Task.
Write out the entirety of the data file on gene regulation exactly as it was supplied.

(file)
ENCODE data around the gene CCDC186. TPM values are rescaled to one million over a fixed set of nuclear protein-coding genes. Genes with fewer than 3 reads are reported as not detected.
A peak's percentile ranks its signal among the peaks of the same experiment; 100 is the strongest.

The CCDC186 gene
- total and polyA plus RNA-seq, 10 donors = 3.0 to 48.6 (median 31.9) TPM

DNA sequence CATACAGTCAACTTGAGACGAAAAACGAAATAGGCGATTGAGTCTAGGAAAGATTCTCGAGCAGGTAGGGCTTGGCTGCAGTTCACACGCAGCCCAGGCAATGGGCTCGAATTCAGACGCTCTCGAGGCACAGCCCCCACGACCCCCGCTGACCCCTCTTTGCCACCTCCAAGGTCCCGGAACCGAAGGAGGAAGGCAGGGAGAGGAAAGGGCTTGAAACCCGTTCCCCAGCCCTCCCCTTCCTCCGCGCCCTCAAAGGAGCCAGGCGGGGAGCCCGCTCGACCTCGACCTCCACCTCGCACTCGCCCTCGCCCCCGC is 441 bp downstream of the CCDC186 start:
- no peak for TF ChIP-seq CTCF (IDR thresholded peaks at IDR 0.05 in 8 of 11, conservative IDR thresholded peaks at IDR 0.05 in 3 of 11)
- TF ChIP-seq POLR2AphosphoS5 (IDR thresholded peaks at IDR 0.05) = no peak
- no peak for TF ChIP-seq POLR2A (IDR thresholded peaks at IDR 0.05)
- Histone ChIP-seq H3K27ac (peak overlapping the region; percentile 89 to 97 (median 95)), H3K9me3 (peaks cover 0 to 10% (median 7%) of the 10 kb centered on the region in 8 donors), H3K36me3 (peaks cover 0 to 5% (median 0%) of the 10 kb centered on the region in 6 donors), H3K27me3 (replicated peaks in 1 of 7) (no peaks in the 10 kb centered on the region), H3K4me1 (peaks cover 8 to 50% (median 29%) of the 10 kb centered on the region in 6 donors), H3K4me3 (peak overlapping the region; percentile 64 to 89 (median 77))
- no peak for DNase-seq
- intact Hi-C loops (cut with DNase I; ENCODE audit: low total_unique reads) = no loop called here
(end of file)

ENCODE data around the gene CCDC186. TPM values are rescaled to one million over a fixed set of nuclear protein-coding genes. Genes with fewer than 3 reads are reported as not detected.
A peak's percentile ranks its signal among the peaks of the same experiment; 100 is the strongest.

The CCDC186 gene
- total and polyA plus RNA-seq, 10 donors = 3.0 to 48.6 (median 31.9) TPM

DNA sequence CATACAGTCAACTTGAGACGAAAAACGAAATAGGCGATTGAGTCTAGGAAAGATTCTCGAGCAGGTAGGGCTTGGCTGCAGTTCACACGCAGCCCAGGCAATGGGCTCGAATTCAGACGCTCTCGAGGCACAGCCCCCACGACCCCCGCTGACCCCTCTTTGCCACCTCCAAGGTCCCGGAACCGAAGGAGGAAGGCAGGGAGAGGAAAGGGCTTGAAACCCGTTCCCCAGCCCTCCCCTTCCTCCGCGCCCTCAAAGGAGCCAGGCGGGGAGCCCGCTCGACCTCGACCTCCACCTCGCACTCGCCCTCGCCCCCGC is 441 bp downstream of the CCDC186 start:
- no peak for TF ChIP-seq CTCF (IDR thresholded peaks at IDR 0.05 in 8 of 11, conservative IDR thresholded peaks at IDR 0.05 in 3 of 11)
- TF ChIP-seq POLR2AphosphoS5 (IDR thresholded peaks at IDR 0.05) = no peak
- no peak for TF ChIP-seq POLR2A (IDR thresholded peaks at IDR 0.05)
- Histone ChIP-seq H3K27ac (peak overlapping the region; percentile 89 to 97 (median 95)), H3K9me3 (peaks cover 0 to 10% (median 7%) of the 10 kb centered on the region in 8 donors), H3K36me3 (peaks cover 0 to 5% (median 0%) of the 10 kb centered on the region in 6 donors), H3K27me3 (replicated peaks in 1 of 7) (no peaks in the 10 kb centered on the region), H3K4me1 (peaks cover 8 to 50% (median 29%) of the 10 kb centered on the region in 6 donors), H3K4me3 (peak overlapping the region; percentile 64 to 89 (median 77))
- no peak for DNase-seq
- intact Hi-C loops (cut with DNase I; ENCODE audit: low total_unique reads) = no loop called here